How long do you continue to watch all those bikers leaving on a nice sunny day to go enjoy a relaxing ride through the hills while you stay back polishing your ground-up custom “Bar Hopper” in the garage before you finally decide to get a bagger? Well, apparently it took me three years. My passion for motorcycles and watching my favorite builders on TV encouraged me to build my own custom bike a few years back. What resulted was a ground-up custom chopper that won many awards, graced the pages of the December 2008 issue of HOT BIKE, and has been very enjoyable to ride and an overall great experience. However, I found myself at home a lot with my bike instead of riding with my buddies who mostly rode baggers. The chopper was great to ride around town, but once you get in the hills or out on long open roads -9 feet of wheelbase and a wide rear tire doesn’t always make it the most enjoyable ride. My wife and I began to discuss getting a bagger so we could take it on nice long rides together. One day as we walked through the showroom at San Jose Harley, I sat down on a brand new vivid black Street Glide and my wife said, “If you like that one, I’ll buy it for you for your birthday.” As soon as I heard those words come out of her mouth, first I thought I was the luckiest man alive, and then the wheels in my head started turning thinking about my next project. The next thing she said set the playing field for what I was going to have to build to make this bike perfect, “Just don’t tear this bike apart and make it a show bike that we can’t even take for a ride!” With my wife’s words in the back of my mind, I started to plan and the build began.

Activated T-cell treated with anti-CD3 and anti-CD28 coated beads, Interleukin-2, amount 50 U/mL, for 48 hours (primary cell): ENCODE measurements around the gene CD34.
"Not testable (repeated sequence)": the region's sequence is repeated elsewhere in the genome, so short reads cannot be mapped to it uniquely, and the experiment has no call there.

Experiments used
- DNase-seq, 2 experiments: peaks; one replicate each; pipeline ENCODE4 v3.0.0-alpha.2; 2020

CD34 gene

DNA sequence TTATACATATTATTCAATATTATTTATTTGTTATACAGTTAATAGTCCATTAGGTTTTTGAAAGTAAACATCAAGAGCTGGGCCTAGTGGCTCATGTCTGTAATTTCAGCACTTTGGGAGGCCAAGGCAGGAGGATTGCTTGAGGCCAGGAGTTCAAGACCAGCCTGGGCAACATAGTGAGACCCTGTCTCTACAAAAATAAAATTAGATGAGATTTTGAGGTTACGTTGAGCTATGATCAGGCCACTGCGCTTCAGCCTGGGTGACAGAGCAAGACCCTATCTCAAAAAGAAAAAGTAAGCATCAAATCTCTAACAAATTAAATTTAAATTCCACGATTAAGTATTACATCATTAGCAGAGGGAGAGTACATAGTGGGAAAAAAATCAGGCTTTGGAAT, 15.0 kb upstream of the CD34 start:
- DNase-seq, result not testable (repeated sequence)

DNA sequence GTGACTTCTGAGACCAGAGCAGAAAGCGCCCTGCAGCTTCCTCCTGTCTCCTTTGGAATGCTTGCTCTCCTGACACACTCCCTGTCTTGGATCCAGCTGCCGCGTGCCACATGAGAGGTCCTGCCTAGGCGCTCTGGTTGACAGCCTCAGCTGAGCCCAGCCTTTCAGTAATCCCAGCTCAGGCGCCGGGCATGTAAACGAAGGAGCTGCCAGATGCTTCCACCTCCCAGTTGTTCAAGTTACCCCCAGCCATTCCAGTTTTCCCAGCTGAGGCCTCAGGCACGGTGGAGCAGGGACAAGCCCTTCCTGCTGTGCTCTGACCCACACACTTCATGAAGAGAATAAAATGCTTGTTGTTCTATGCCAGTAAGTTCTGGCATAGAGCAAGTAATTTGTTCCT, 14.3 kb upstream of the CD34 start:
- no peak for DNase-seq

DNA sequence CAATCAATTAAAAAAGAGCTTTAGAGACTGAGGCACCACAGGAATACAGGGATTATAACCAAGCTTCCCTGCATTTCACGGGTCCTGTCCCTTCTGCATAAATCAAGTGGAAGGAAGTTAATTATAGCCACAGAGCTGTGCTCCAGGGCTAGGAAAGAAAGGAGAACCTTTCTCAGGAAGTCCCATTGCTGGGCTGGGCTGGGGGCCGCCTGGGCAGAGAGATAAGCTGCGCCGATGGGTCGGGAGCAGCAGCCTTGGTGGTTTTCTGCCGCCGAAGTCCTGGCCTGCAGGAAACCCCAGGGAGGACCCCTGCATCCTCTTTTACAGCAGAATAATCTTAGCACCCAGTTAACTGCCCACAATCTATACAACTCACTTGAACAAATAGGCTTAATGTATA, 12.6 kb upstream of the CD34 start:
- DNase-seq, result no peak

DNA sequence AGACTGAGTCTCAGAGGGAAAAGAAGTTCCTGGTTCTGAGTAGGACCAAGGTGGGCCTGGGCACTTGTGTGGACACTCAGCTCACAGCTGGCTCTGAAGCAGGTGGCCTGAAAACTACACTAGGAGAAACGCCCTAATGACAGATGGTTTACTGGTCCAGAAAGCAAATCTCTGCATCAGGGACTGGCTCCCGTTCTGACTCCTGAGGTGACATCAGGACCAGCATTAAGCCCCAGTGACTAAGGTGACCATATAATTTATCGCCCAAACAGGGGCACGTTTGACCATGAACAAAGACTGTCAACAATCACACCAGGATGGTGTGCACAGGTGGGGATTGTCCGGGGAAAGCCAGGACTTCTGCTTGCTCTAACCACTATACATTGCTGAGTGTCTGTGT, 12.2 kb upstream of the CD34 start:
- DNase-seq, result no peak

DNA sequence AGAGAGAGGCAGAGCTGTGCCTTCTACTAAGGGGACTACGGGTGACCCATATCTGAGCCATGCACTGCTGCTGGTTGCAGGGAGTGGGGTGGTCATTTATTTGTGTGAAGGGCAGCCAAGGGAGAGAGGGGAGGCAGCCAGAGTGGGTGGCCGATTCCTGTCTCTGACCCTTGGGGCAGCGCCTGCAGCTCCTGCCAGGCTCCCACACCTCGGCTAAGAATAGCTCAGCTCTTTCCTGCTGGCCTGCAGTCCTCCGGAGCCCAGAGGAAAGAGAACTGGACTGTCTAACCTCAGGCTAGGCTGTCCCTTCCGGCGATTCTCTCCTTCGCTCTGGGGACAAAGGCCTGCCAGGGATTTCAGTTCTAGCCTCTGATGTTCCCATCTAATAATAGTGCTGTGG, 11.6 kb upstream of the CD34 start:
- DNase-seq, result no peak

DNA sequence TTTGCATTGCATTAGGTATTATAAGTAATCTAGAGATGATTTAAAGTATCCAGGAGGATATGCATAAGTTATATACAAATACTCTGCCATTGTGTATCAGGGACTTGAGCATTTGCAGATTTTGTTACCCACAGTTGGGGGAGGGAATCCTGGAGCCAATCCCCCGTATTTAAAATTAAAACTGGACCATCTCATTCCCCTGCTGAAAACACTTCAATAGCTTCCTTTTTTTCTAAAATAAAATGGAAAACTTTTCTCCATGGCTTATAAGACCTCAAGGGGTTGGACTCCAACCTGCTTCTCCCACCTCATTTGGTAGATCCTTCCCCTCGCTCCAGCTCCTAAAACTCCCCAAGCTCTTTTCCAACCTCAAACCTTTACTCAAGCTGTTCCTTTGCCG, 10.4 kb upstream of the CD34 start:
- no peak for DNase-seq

“When it came time to paint, I spent countless hours drawing layouts on paper, playing with tape, and looking through color books. Since paint can make or break a great bike...”
“When it came time to paint, I spent countless hours drawing layouts on paper, playing wit
The goal with this bike was to build a unique custom bagger that was still something we could hop on and take for a nice long, relaxing ride. I guess I have a history of taking a perfectly comfortable bike and turning it into a cool-looking show bike that is uncomfortable and only fun to ride within a 10-mile radius of my garage. Coming from my raked-out chopper, it was natural for me to want to rake out the bagger, drop it to the dirt, put big wheels on it, and make it loud enough for the cops to hear from a mile away. The challenge was to come up with a plan to still have a custom, show-worthy bike, yet still keep it a comfortable Street Glide. I also wanted to build a bike that more people could relate to. Of course ground-up customs are amazing and what motorcycle enthusiast doesn’t enjoy looking at them, but the majority of the bikes you see on the road are Harleys, and more and more these days they are baggers. I wanted people to see a cool custom bike and be able to relate to it because they also ride the same style bike. I also like to encourage people just like me to take apart their factory bikes and try new things. This is how I learned to build bikes—by trying something I didn’t necessarily know how to do. By learning how to work on my bike, it has made riding Harleys an even more enjoyable experience that might just be something I could pass on.
This bike started as a brand-new ’10 H-D Street Glide. When we got it home I immediately started planning and taking measurements. My favorite baggers are the ones that are low, wide, and stretched out. What I didn’t want though was to stretch it so low that I would scrape the bags going through the hills. With a set of 4-inch bag extensions and the 4-inch stretched fender from Bad Dad on order, an air ride was the solution. With the Arnott Air Suspension I was able to keep the stock ride height when we were on the road, but drop it to the dirt when parked. Even with the bags 4 inches longer, the stock ride height gave me more than enough room to play in the turns. The front suspension was also dropped 2 inches with progressive springs to level out the increase in ride height from the 21-inch wheel. The combination of the two kept the stock rake, trail, and clearance.